Sāriputta Sutta | Sn IV-16


16. Sāriputta Sutta

Discourse on the Thera Sāriputta

961. (The Venerable Sāriputta addressed the Buddha thus):

O Great Teacher, who has descended from the pleasurable realm, of Tuṣita devas, Head of a company of devotees, possessor of mellifluous voice and benign speech, never had I seen You before nor heard of You. (1)

962. O Buddha, endowed with superb vision, unrivalled in all the worlds, You have let all men and devas see (each other) clearly, by dispelling all darkness.

You have found the ultimate peace and happiness. (2)

963. O Buddha, who has rejected craving and delusion, endowed with supreme patience, free from hypocrisy, leader of the (illustrious) company of devotees, Benefactor to the multitudes, and mentor to the Bhikkhu,

I have come here to ask You about a problem. (3)

964. For a Bhikkhu who loathing (the labyrinth of life) has left for seclusion at the foot of a tree, or a cemetery, or a mountain, or a cave, out of reach of the enticing objects, (to what extent is he exposed to serious dangers?) (4)

965. In a secluded hermitage where silence reigns, be it a comfortable one or a makeshift one, the Bhikkhu should be indifferent to the dangers that may abound.

To what extent is such a lonely Bhikkhu exposed to dangers? (5)

966. The Bhikkhu making his dwelling out of humanity's reach should be able to overcome the dangers. For him heading for the unknown place (Nibbāna),

- to what extent is he exposed to dangers? (6)

967. Under the Buddha's Teaching, what kind of speech is becoming to a Bhikkhu?

And what is the proper field, of movement for him? What kind of conduct, what kind of observances should he take upon himself? (7)

968. For a Bhikkhu, fully concentrated, profound in learning, and mindful all the time what kind of practice must be pursued, for purification of one's self, in the same manner as the goldsmith purifies the gold? (8)

969. (Replied the Buddha):

Sāriputta, a Bhikkhu loathing (the labyrinth of life) and intent (on the Path-Knowledge), retiring of seclusion at a quiet place, should abide by the following practice, which I will now impart to you as I found it out myself. (9)

970. A Bhikkhu observing strict self-discipline, and being mindful and wise, should ignore these 5 (common) dangers; viz.:

gnat-flies, mosquitoes and flies; snakes, scorpions, centipedes, and the like, lice etc., human action (perpetration), and quadrupeds. (10)

971. A merit-seeker should, on seeing the numerous terrible threats, and offensive conduct of the non-Buddhist devotees, remain unshaken.

Regarding other dangers too, he should be able to overcome. (11)

972. He should withstand the pangs of illness or hunger; he should bear with resignation cold and heat.

Whenever afflicted by such unpleasant feelings, he should not waver, but remain steadfast in his exertion. (12)

973. He should not take anything not given him; he should not utter falsehood. He should touch the hearts of worldlings and Arahants alike with loving-kindness (mettā).

Whenever the mind gets murky, he should know, that it's Māra's making and should correct it accordingly. (13)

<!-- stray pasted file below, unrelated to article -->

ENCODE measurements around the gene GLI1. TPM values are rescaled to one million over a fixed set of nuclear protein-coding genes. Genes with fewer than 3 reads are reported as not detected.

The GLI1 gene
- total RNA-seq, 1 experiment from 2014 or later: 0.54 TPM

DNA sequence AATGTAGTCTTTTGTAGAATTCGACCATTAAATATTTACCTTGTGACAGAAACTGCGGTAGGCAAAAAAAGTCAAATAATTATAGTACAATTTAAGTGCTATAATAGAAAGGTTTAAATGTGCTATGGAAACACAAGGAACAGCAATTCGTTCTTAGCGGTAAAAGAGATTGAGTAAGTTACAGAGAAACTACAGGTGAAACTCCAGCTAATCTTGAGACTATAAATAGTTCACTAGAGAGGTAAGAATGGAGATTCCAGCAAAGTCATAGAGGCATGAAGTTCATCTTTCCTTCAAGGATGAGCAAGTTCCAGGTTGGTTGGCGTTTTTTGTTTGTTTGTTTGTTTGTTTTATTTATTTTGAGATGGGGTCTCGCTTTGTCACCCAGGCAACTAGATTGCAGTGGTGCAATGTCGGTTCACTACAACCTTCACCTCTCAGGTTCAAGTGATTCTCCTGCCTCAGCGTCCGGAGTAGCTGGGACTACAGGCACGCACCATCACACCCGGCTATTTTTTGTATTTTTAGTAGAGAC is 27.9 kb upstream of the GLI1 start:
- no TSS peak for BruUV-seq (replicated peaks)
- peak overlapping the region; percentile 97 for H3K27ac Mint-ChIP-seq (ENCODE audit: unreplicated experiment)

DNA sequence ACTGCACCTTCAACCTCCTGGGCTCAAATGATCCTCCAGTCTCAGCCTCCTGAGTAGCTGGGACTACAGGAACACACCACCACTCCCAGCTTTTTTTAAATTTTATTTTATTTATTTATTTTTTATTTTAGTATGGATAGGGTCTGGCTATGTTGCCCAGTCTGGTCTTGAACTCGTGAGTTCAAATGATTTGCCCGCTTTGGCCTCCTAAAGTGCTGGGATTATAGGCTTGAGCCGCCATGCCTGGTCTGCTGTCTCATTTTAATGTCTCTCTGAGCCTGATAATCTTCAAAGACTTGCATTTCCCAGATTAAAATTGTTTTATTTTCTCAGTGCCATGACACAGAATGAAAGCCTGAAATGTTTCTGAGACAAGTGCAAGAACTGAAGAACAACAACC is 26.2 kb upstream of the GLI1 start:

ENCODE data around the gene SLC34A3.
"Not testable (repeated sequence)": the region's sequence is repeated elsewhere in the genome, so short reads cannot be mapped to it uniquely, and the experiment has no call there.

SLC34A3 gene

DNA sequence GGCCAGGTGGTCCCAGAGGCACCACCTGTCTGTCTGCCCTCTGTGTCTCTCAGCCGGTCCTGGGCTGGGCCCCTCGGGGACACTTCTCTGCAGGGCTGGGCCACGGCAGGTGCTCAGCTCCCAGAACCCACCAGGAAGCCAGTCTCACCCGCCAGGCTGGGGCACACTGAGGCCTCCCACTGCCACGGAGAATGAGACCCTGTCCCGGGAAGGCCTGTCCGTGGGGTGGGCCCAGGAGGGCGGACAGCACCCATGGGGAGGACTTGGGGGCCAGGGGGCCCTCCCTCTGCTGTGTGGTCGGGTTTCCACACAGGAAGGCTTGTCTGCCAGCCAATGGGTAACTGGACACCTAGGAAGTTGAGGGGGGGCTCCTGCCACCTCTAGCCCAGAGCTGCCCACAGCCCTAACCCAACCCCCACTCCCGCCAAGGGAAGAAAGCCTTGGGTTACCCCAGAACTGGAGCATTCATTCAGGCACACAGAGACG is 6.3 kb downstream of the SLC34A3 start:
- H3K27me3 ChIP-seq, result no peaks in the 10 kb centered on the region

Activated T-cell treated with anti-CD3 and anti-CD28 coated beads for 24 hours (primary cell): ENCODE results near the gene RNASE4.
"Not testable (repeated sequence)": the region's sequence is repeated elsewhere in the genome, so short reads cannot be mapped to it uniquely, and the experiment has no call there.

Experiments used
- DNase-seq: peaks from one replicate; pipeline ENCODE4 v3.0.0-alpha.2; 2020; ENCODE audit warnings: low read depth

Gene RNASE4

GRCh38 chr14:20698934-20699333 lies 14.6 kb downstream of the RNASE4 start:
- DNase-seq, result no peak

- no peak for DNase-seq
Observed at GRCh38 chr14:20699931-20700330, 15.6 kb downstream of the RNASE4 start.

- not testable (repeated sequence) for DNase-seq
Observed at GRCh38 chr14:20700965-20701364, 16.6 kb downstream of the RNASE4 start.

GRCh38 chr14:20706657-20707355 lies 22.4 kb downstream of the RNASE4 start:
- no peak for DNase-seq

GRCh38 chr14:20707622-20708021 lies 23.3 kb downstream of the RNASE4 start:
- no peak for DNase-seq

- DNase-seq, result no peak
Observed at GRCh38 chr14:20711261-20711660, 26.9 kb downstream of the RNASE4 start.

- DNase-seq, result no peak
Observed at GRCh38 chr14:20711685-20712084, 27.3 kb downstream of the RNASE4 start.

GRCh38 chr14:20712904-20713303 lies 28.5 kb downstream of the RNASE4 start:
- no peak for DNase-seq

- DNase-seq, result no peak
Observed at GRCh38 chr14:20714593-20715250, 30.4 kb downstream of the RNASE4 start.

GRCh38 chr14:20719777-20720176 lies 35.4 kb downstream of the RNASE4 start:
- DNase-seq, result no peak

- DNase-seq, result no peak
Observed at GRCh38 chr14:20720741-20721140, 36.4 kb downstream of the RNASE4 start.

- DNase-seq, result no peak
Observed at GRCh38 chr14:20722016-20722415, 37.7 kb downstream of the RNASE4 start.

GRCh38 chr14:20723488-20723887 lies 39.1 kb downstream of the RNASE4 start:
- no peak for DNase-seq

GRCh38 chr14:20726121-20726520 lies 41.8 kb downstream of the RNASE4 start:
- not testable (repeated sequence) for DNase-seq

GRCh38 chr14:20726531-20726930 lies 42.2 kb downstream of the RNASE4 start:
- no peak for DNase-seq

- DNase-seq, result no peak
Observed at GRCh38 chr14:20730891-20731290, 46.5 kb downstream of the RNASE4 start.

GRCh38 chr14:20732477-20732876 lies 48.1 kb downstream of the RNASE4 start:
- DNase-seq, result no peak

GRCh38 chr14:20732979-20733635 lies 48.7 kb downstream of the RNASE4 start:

974. Do not fall under the influence of anger or haughtiness; you should be able to root out their causes. Further, he who can suppress likes and dislikes, should suppress all things in life. (14)

975. Guided by wisdom, gladdened by good thoughts (such as thoughts about the Buddha, etc.), one could avert all the aforesaid dangers.

A Bhikkhu should resist boredom living in an out-of-the-way resort. He should put up with the 4 (following) causes that could lead to lamentation. (15)

976. The disciple on the training, not dwelling in craving, should put away these worries that could cause lamentation, viz.:

1. What shall I eat?
2. Where shall I eat?
3. Ah, what a bad sleep I had last night!
4. And where shall I sleep tonight? (16)

977. Under the Buddha's Teaching, a Bhikkhu, on getting appropriate alms-food or raiment (robes), should set proper limits to their use, guided by contentment.

In the village, the Bhikkhu, well-guarded in his faculties, should keep a non-covetous attitude to all material requisites. When confronted with, or provoked, he should never retort. (17)

978. A Bhikkhu should comport himself with downcast eyes; he should not be fond of wandering. Striving for concentration, he should be wakeful most of the time.

With a steadfast mind resulting from equanimity (of the 4th Jhāna), he should not think sensual thoughts. He must cut off restlessness and remorse. (18)

979. On being criticised regarding propriety (under the Vinaya rule of Bhikkhu conduct), a Bhikkhu should take it in good spirit.

He should not be guilty of misconceptions about his co-trainees.

Speaking only what is meritorious, he should not say things unseasonably or flippantly. He should never give bent to any reprehensible act. (19)

980. Further, in this world there are 5 kinds of dirt (defilements), such as the dirt of rūpa-rāga etc.; the mindful Bhikkhu is on the guard against them.

A disciplined one can withstand the lure of sensual objects; such as sights, sounds, smells, tastes and bodily touch. (20)

981. The Bhikkhu who makes a practice of examining (conditioned) things, whenever possible, who has freed himself of all hindrances, being mindful all the time, should expel all desire (for sensual objects).

Thus, single-minded and firm, he should be able to dispel the darkness (of ignorance etc.). (21)

End of the Sixteenth Sāriputta Sutta